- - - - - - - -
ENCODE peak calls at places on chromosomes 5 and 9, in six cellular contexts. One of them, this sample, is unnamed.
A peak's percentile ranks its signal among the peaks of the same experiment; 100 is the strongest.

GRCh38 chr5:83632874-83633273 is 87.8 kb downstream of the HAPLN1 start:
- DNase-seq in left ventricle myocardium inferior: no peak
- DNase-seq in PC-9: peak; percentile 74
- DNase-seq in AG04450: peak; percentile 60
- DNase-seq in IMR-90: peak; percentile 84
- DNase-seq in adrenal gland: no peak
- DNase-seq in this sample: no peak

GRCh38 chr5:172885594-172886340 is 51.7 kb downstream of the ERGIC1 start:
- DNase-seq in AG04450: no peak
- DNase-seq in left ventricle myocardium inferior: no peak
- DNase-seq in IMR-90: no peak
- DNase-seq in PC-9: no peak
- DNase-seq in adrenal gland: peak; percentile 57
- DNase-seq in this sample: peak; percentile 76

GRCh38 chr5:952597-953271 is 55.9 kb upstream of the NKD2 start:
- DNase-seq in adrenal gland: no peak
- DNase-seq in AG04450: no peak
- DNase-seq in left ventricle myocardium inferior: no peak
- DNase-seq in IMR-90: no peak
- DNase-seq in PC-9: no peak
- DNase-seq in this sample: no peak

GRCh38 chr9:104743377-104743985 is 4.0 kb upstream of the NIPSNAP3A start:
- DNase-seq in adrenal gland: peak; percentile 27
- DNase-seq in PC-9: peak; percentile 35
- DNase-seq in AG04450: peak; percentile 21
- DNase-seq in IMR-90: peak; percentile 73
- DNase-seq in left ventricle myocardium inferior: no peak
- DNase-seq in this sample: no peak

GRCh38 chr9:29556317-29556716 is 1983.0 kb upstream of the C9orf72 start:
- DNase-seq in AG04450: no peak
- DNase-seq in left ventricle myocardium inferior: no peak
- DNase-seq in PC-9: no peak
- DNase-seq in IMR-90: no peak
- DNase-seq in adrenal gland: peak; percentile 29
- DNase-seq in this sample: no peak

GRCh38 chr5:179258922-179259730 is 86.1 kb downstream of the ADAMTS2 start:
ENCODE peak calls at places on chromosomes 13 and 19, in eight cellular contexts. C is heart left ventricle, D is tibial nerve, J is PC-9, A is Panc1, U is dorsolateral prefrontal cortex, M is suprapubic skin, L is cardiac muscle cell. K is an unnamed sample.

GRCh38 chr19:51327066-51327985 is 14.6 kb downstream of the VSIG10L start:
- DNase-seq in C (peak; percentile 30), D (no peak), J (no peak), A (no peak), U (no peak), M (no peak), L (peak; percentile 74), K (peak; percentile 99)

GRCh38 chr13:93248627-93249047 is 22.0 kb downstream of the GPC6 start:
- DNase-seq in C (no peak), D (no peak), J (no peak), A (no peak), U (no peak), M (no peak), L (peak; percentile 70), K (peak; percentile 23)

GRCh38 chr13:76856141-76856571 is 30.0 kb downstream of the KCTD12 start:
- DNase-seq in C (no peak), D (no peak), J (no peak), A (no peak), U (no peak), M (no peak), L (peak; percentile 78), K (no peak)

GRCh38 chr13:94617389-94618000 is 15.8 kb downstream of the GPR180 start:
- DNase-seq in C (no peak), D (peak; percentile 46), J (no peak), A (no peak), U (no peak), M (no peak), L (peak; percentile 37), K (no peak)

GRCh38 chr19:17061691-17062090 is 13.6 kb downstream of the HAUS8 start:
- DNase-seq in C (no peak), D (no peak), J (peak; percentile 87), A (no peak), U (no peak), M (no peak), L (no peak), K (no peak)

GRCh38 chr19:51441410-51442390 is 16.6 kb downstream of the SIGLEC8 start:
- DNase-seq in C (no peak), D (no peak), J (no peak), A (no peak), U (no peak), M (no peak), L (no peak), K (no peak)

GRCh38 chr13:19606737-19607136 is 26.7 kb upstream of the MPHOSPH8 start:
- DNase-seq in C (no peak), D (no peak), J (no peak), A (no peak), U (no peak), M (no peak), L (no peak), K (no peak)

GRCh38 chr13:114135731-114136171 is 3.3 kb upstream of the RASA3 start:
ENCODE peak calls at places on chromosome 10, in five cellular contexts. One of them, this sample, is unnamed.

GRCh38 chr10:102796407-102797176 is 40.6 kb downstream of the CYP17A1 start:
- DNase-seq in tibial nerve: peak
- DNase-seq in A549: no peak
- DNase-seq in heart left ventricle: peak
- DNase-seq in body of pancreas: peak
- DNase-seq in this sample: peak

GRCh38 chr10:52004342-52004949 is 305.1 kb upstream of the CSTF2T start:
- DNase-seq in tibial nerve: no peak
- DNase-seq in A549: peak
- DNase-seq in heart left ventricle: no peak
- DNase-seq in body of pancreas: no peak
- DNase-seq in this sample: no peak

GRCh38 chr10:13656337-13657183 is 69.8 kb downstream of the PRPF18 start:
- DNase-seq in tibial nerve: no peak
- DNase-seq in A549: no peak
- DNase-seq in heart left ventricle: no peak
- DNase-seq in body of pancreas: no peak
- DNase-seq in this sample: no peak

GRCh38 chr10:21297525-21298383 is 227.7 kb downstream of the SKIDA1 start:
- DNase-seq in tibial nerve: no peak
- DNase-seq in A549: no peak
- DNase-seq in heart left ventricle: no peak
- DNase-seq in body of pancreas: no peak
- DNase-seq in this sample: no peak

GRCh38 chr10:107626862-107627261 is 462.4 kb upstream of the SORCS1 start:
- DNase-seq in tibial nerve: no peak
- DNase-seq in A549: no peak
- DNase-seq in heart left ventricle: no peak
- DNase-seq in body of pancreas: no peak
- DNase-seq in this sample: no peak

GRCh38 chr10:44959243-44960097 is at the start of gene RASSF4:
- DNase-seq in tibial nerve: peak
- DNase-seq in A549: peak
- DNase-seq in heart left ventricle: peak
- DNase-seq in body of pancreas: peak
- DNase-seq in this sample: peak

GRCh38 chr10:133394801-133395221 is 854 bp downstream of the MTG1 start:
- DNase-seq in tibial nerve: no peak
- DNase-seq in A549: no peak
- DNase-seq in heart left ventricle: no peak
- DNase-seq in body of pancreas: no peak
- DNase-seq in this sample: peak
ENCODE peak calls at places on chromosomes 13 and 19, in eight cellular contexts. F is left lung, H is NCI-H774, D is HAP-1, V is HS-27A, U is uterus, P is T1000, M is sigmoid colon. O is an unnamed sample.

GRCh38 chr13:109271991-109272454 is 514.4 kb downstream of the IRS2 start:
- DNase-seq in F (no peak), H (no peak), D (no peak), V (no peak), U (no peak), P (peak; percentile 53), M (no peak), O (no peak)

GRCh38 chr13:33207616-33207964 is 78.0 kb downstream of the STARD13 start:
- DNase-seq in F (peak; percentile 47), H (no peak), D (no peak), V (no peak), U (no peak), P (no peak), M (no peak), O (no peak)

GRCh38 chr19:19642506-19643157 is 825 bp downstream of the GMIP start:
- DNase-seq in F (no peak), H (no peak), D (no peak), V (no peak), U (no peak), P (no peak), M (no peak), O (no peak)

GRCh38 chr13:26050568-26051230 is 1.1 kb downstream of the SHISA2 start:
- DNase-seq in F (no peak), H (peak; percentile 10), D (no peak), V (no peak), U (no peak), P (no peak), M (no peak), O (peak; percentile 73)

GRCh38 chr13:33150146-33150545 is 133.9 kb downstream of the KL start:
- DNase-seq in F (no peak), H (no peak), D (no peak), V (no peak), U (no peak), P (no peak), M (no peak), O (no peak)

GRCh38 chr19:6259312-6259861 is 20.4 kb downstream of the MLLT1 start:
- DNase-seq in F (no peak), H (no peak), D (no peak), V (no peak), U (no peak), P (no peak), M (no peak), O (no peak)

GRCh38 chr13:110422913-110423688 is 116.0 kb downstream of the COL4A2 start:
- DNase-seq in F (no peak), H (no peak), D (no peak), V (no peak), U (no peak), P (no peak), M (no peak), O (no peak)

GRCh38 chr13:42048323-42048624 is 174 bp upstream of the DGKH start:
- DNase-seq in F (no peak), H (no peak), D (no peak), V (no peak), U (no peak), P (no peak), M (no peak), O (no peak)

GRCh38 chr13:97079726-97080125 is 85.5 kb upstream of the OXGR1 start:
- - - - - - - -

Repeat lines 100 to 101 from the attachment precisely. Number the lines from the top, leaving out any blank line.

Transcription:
- DNase-seq in F (no peak), H (no peak), D (no peak), V (no peak), U (no peak), P (peak; percentile 53), M (no peak), O (no peak)

GRCh38 chr13:33207616-33207964 is 78.0 kb downstream of the STARD13 start: